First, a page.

• 8 Share what you know, and ask about what you don't.
  • 9 Don’t be a troll.
  • 10 Don’t reveal personal information about other commenters. You may reveal your own personal information, but we advise you not to do so.
  • 11 We reserve the right, at our discretion, to monitor, delete or choose not to post any comment. This may include removing or monitoring posts that we believe violate the spirit or letter of these rules, or that we otherwise determine at our discretion needs to be monitored, not posted, or deleted.

Welcome to the discussion.

1 comment:

  • Jullee Eszlinger posted at 2:22 am on Mon, Jun 20, 2011.

    Jullee Eszlinger Posts: 22

    please help the lady that kidnapped herself, first, let her know that if she releases herself, she might get lost and never make it back.

     

Recent Comments

Posted 2 hours ago by Steve Schmidt.

article: Letter: Responding to comments about de…

I'd keep a very close eye on anyone who would buy tickets to a public execution. That kind of behavior might well be a warning sign of futu…

More...

Posted 3 hours ago by Steve Schmidt.

article: Letter: Thanks for raising electric rat…

Mr Obemeir, are you suggesting that the government should subsidize your electricity?

More...

Posted 4 hours ago by Debbie Kackley.

article: Letter: Shame on drivers who hit small …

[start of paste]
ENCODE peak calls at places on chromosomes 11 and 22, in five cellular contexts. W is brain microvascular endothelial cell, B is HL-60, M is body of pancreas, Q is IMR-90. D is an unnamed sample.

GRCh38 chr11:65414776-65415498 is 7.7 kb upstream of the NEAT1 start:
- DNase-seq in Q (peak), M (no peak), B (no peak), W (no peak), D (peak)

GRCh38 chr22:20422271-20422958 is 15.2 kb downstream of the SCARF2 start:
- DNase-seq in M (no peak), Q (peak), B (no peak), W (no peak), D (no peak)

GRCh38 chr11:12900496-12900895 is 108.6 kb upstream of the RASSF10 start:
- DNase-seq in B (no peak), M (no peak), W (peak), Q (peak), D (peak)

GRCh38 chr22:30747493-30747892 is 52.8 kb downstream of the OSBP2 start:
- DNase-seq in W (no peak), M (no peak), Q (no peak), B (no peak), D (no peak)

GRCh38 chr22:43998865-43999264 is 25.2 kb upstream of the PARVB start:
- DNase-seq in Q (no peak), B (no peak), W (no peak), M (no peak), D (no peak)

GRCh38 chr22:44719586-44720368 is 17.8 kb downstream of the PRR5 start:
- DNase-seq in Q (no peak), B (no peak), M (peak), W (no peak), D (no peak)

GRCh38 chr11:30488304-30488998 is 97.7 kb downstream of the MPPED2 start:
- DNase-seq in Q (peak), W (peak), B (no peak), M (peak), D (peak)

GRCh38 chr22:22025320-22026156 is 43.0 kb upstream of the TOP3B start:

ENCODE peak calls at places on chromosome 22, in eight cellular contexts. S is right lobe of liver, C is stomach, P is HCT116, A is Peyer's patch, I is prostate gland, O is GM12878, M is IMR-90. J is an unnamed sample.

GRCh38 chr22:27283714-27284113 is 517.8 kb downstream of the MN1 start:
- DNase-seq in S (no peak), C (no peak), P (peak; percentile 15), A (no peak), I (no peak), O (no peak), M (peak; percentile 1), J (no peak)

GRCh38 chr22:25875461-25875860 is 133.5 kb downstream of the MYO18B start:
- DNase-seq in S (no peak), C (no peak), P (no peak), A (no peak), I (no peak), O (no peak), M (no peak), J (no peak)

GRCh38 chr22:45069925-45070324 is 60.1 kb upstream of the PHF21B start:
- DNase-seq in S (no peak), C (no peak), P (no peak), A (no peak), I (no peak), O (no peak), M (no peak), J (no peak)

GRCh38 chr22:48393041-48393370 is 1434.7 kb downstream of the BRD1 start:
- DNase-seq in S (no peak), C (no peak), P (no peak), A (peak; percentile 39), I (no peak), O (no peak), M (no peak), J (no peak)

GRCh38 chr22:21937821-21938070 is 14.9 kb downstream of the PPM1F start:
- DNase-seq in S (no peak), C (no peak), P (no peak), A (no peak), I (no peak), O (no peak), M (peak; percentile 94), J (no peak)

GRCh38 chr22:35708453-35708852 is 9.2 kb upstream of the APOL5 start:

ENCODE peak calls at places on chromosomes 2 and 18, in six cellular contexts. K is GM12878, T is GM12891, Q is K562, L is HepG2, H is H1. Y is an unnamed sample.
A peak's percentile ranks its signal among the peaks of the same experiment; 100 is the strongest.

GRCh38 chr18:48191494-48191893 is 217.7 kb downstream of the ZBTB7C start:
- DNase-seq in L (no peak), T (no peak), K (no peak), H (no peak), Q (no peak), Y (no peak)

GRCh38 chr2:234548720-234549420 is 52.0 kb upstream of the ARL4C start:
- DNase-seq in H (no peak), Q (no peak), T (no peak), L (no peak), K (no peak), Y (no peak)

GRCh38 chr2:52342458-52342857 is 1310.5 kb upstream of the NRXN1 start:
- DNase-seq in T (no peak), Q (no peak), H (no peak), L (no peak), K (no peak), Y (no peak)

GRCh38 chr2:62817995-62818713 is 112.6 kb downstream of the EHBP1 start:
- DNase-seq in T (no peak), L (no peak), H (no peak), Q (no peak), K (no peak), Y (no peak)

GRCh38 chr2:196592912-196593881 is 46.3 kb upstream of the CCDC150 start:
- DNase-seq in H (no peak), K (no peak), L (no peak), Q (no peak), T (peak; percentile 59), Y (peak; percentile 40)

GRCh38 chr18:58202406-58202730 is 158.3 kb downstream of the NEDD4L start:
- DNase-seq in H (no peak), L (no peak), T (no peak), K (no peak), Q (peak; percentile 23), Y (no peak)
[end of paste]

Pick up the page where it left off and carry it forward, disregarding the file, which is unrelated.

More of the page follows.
There are so many dogs running free in Lodi. My daughter and I were driving down Cherokee Lane a few months back. There was a dog laying i…

More...

Posted 11 hours ago by Ed Walters.

article: Letter: Friend’s car was wrongfully tow…

Well the Mr. Schmidt, there is a wonderful time to be in AZ. January would work for me. When you catch on to the way the forum is opera…

More...

Posted 13 hours ago by Keith Colgan.

article: Hot air balloon takes flight for Field …

More Photos: http://www.keithcolganphotography.com

More...

Video

Popular Stories

Poll

Loading…

Your News

News for the community, by the community.

Mailing List

Subscribe to a mailing list to have daily news sent directly to your inbox.

  • Breaking News

    Would you like to receive breaking news alerts? Sign up now!

  • News Updates

    Would you like to receive our daily news headlines? Sign up now!

  • Sports Updates

    Would you like to receive our daily sports headlines? Sign up now!

Manage Your Lists